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Increased A-to-I RNA editing of the transcript for GABAA receptor subunit α3 during chick retinal development
Uppsala University, Disciplinary Domain of Medicine and Pharmacy, Faculty of Medicine, Department of Neuroscience, Developmental Neuroscience.
Uppsala University, Disciplinary Domain of Medicine and Pharmacy, Faculty of Medicine, Department of Neuroscience, Developmental Neuroscience.
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2010 (English)In: Visual Neuroscience, ISSN 0952-5238, E-ISSN 1469-8714, Vol. 27, no 5-6, 149-157 p.Article in journal (Refereed) Published
Abstract [en]

Adenosine-to-inosine (A-to-I) RNA editing is a cotranscriptional or posttranscriptional gene regulatory mechanism that increases the diversity of the proteome in the nervous system. Recently, the transcript for GABA type A receptor subunit α3 was found to be subjected to RNA editing. The aim of this study was to determine if editing of the chicken α3 subunit transcript occurs in the retina and if the editing is temporally regulated during development. We also raised the question if editing of the α3 transcript was temporally associated with the suggested developmental shift from excitation to inhibition in the GABA system. The editing frequency was studied by using Sanger and Pyrosequencing, and to monitor the temporal aspects, we studied the messenger RNA expression of the GABAA receptor subunits and chloride pumps, known to be involved in the switch. The results showed that the chick α3 subunit was subjected to RNA editing, and its expression was restricted to cells in the inner nuclear and ganglion cell layer in the retina. The extent of editing increased during development (after embryonic days 8–9) concomitantly with an increase of expression of the chloride pump KCC2. Expression of several GABAA receptor subunits known to mediate synaptic GABA actions was upregulated at this time. We conclude that editing of the chick GABAA subunit α3 transcript in chick retina gives rise to an amino acid change that may be of importance in the switch from excitatory to inhibitory receptors.

Place, publisher, year, edition, pages
2010. Vol. 27, no 5-6, 149-157 p.
Keyword [en]
Chloride ion channel, GABA(A) subunits, GABA receptor, KCC2, mRNA expression, Posttranscriptional modification
National Category
Medical and Health Sciences
URN: urn:nbn:se:uu:diva-143655DOI: 10.1017/S0952523810000180ISI: 000285477900002PubMedID: 20843408OAI: oai:DiVA.org:uu-143655DiVA: diva2:391040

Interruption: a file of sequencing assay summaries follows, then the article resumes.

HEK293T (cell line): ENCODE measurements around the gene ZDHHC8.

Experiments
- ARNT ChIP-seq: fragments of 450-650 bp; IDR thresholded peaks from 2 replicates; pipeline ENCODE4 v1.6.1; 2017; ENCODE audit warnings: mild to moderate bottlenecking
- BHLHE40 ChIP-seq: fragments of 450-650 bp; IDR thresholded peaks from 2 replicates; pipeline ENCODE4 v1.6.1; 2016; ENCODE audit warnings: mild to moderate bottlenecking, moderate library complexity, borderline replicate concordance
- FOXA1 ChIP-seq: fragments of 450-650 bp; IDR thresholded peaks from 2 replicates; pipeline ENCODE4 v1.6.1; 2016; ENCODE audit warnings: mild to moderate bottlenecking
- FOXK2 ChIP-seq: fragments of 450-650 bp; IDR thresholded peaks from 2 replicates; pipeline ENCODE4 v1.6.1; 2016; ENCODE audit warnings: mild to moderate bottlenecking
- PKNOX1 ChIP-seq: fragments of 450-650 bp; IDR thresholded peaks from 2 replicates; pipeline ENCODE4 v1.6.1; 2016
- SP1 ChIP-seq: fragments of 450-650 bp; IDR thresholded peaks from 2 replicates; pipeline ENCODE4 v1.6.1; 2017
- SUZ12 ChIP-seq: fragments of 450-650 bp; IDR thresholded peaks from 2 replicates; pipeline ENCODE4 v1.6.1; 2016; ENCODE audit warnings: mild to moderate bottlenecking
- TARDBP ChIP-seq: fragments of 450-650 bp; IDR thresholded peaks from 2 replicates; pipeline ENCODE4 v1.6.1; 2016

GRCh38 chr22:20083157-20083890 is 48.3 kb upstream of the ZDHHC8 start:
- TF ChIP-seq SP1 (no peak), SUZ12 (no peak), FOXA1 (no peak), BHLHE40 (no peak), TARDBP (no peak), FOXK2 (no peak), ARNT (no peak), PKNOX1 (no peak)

Available from: 2011-01-24 Created: 2011-01-24 Last updated: 2013-12-18Bibliographically approved
In thesis
1. Characterization of Retinal Progenitor Cells: Focus on Proliferation and the GABAA Receptor System
Open this publication in new window or tab >>Characterization of Retinal Progenitor Cells: Focus on Proliferation and the GABAA Receptor System
2012 (English)Doctoral thesis, comprehensive summary (Other academic)
Abstract [en]

One strategy to repair an injured or degenerated retina is to stimulate the replacement of damaged or dead neurons with cells derived from endogenous stem- or progenitor cells. A successful strategy requires knowledge about how the proliferation and differentiation of the endogenous cells are regulated. In particular, this knowledge will be important in the establishment of protocols that produce sufficient numbers of specific neurons. The main aim of this thesis was to find and characterise factors regulating the proliferation and differentiation of retinal progenitor cells (RPCs) and hence, contribute to the knowledge of how to use progenitor cells for retinal repair.   

The major result in this thesis is that GABA contributes to and maintains RPC proliferation. Inhibition of GABAA receptors decreases the proliferation of non-pigmented ciliary epithelial (NPE) cells and RPCs in the intact retina. We propose that this effect is mediated through changes in the membrane potential and voltage-gated calcium channels, which in turn regulate components of the cell cycle. Furthermore, we show that one of the endogenous RPC sources, the Müller cells, consists of two subpopulations based on Pax2 expression. This is interesting because Pax2 may suppress the neurogenic potential, characterised by de-differentiation and proliferation, in Müller cells. Finally, we show that over-expression of FoxN4 induces differentiation-associated transcription factors in the developing chick retina. However, FoxN4 over-expression did not trigger differentiation of NPE cells. These results indicate that the intrinsic properties of the RPCs are determinant for FoxN4-induced differentiation.

The results presented in this thesis advance our understanding of how specific cells may be generated from different sources of RPCs. Our results show that the different sources are highly diverse in their potential to proliferate and produce neurons. GABA, Pax2 and FoxN4 may be factors to consider when designing strategies for retinal repair. However, the results indicate that the specific responses to these factors are highly associated with the specific properties of the progenitor cells.

Place, publisher, year, edition, pages
Uppsala: Acta Universitatis Upsaliensis, 2012. 60 p.
Digital Comprehensive Summaries of Uppsala Dissertations from the Faculty of Medicine, ISSN 1651-6206 ; 821
Regeneration, Proliferation, Neurotransmitters, Müller cells, Differentiation, Retinal repair, Neurogenesis
National Category
Neurosciences Other Basic Medicine
Research subject
Medical Science
urn:nbn:se:uu:diva-180011 (URN)978-91-554-8489-7 (ISBN)
Public defence
2012-12-13, B41, BMC, Husargatan 3, Uppsala, 10:00 (English)

Doctor of Philosophy (Faculty of Medicine)

Available from: 2012-11-22 Created: 2012-08-28 Last updated: 2013-02-11Bibliographically approved

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